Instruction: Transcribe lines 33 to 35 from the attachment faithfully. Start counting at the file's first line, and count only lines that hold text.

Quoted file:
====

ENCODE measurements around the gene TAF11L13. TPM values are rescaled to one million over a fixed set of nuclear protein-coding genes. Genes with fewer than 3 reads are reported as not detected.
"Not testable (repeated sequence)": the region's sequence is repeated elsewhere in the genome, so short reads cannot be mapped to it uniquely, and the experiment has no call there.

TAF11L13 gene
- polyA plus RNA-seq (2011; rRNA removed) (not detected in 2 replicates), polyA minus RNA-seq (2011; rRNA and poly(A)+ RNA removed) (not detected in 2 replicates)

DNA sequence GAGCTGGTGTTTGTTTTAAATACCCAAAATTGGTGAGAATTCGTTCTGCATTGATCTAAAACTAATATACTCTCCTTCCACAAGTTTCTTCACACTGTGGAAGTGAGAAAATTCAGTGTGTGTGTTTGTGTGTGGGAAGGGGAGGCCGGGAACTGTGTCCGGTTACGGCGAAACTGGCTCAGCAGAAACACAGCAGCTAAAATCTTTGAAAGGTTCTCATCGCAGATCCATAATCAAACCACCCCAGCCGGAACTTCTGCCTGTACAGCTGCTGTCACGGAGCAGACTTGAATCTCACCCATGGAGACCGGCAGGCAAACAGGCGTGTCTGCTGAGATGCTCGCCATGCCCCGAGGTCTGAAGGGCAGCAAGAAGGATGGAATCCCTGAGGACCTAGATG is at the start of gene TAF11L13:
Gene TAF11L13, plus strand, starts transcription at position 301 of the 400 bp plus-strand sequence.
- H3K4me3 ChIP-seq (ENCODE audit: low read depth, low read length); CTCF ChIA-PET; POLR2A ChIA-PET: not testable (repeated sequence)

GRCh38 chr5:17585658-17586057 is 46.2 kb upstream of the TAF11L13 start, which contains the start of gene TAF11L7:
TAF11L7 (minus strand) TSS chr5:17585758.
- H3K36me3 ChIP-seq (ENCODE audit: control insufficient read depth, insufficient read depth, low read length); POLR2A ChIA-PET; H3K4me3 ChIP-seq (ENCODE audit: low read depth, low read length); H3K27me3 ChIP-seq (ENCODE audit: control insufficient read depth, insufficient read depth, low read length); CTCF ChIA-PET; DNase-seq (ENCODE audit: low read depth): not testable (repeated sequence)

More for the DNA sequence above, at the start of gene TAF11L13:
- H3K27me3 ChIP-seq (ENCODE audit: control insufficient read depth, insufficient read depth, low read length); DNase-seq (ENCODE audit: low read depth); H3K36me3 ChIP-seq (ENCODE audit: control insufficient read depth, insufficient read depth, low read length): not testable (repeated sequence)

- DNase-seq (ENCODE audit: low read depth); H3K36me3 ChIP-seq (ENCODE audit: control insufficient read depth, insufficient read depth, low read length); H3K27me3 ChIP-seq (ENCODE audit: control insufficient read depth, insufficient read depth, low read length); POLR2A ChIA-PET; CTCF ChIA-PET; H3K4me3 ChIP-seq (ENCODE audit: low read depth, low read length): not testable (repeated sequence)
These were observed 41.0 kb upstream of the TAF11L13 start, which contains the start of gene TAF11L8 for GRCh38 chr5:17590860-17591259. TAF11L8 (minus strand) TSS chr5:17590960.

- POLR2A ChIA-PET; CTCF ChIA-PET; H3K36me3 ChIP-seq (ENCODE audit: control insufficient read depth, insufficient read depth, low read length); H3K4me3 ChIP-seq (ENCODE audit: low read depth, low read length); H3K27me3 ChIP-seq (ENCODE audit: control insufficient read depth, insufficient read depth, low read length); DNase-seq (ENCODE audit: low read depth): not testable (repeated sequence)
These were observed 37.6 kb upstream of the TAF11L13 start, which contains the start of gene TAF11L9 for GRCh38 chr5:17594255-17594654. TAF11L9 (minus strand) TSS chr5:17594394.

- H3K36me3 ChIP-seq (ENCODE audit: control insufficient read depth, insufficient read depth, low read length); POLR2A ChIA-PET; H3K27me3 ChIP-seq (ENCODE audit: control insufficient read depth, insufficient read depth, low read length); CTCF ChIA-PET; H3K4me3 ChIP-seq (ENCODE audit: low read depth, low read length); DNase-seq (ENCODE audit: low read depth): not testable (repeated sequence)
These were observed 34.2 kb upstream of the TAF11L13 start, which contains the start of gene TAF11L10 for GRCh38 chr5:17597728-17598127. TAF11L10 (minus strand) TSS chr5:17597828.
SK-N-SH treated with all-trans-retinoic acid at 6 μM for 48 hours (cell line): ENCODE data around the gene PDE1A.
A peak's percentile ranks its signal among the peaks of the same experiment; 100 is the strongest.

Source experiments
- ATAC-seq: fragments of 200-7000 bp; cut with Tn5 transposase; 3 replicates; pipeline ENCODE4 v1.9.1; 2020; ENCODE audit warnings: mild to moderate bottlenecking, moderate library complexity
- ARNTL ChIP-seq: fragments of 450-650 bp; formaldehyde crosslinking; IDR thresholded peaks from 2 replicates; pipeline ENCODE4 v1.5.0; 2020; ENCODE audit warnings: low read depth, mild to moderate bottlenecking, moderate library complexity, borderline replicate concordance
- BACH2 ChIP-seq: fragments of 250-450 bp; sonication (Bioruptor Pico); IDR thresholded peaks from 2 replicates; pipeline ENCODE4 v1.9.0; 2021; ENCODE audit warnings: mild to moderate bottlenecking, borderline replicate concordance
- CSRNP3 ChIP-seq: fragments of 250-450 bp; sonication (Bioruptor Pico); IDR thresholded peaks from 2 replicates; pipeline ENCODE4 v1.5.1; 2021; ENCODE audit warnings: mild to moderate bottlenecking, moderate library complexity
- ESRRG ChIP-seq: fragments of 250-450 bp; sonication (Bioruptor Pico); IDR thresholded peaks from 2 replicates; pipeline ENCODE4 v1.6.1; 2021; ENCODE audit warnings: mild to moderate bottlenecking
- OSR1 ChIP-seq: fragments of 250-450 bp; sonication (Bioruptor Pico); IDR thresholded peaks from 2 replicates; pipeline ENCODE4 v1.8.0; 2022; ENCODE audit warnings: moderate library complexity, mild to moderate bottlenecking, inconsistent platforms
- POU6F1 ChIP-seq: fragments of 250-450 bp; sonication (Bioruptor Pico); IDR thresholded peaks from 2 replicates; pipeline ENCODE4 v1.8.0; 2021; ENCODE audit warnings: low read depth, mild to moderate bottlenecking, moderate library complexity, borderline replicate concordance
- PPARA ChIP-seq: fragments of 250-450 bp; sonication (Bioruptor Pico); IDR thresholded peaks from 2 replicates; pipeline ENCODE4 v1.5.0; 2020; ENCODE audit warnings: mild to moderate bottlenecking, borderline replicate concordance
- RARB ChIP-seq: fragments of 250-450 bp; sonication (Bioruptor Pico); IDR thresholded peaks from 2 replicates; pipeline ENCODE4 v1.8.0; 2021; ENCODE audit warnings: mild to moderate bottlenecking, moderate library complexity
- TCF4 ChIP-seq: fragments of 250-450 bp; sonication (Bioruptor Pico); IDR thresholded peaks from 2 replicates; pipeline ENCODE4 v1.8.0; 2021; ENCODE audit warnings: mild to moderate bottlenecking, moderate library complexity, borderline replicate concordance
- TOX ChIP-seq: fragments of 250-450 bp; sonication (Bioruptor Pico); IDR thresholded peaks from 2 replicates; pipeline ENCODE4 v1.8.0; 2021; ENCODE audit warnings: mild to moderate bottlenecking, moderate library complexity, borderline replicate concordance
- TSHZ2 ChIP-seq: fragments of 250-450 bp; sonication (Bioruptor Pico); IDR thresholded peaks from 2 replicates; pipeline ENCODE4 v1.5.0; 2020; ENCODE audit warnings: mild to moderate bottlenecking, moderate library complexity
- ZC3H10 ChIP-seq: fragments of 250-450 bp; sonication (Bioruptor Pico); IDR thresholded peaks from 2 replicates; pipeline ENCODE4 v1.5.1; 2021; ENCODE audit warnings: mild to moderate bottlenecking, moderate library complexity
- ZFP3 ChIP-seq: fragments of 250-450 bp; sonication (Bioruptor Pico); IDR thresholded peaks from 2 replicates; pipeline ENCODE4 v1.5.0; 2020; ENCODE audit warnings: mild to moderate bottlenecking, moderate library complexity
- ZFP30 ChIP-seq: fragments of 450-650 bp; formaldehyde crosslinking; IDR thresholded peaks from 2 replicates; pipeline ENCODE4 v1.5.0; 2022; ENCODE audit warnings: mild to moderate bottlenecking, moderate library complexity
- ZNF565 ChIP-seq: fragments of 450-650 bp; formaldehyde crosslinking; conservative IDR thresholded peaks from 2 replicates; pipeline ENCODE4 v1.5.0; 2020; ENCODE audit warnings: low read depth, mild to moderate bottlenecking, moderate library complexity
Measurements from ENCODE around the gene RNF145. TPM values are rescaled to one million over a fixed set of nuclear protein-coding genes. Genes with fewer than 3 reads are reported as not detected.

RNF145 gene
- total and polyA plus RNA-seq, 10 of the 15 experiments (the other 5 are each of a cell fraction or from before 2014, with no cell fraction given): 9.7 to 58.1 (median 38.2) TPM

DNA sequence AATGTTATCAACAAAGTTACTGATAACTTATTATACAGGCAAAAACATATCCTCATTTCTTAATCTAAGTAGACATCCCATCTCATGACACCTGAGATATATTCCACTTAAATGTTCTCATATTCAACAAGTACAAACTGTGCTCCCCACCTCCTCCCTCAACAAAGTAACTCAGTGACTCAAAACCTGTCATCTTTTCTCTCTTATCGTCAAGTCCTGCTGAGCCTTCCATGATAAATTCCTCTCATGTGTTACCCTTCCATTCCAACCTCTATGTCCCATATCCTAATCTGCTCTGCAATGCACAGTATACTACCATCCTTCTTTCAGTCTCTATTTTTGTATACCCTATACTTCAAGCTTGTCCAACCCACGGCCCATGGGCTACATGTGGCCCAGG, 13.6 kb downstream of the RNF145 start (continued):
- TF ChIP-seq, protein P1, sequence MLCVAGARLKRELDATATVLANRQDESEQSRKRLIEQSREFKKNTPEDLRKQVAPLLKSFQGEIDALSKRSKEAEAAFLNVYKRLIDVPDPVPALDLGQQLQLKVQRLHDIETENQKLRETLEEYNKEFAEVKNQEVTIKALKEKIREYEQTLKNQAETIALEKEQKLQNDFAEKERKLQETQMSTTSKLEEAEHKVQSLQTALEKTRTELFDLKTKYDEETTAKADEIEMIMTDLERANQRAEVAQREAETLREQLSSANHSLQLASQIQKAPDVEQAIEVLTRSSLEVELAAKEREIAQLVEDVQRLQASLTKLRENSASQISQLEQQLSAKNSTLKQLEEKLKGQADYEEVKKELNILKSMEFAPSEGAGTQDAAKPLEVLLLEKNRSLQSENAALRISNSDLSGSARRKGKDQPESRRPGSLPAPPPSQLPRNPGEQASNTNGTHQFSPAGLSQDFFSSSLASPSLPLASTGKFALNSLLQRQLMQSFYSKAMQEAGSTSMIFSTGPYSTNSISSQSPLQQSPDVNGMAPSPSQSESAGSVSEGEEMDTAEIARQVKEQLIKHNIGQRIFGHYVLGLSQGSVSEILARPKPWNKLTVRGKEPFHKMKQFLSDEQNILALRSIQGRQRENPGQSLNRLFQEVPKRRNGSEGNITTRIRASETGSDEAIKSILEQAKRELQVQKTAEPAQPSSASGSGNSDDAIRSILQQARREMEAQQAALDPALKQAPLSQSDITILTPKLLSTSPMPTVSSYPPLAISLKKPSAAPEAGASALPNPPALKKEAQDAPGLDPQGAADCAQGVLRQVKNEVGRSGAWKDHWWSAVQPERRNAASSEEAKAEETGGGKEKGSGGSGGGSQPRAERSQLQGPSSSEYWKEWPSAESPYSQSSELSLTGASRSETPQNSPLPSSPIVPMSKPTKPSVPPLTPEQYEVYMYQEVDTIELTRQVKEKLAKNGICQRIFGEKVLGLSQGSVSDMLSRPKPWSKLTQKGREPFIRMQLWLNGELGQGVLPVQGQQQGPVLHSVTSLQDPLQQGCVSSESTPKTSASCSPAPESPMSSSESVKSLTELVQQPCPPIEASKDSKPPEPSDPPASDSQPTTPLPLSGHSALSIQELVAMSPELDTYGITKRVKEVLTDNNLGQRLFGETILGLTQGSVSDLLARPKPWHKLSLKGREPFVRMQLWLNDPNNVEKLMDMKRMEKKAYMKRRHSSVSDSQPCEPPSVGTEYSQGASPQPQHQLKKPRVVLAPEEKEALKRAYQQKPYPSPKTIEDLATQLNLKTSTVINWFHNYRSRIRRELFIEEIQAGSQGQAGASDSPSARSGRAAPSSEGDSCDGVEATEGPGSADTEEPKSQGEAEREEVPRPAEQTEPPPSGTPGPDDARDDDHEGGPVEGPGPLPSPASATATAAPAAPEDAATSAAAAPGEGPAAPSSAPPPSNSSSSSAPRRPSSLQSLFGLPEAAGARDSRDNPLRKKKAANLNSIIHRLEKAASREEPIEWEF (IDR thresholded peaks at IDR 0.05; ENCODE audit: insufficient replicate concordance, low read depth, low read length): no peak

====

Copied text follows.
- TSHZ2 ChIP-seq: fragments of 250-450 bp; sonication (Bioruptor Pico); IDR thresholded peaks from 2 replicates; pipeline ENCODE4 v1.5.0; 2020; ENCODE audit warnings: mild to moderate bottlenecking, moderate library complexity
- ZC3H10 ChIP-seq: fragments of 250-450 bp; sonication (Bioruptor Pico); IDR thresholded peaks from 2 replicates; pipeline ENCODE4 v1.5.1; 2021; ENCODE audit warnings: mild to moderate bottlenecking, moderate library complexity
- ZFP3 ChIP-seq: fragments of 250-450 bp; sonication (Bioruptor Pico); IDR thresholded peaks from 2 replicates; pipeline ENCODE4 v1.5.0; 2020; ENCODE audit warnings: mild to moderate bottlenecking, moderate library complexity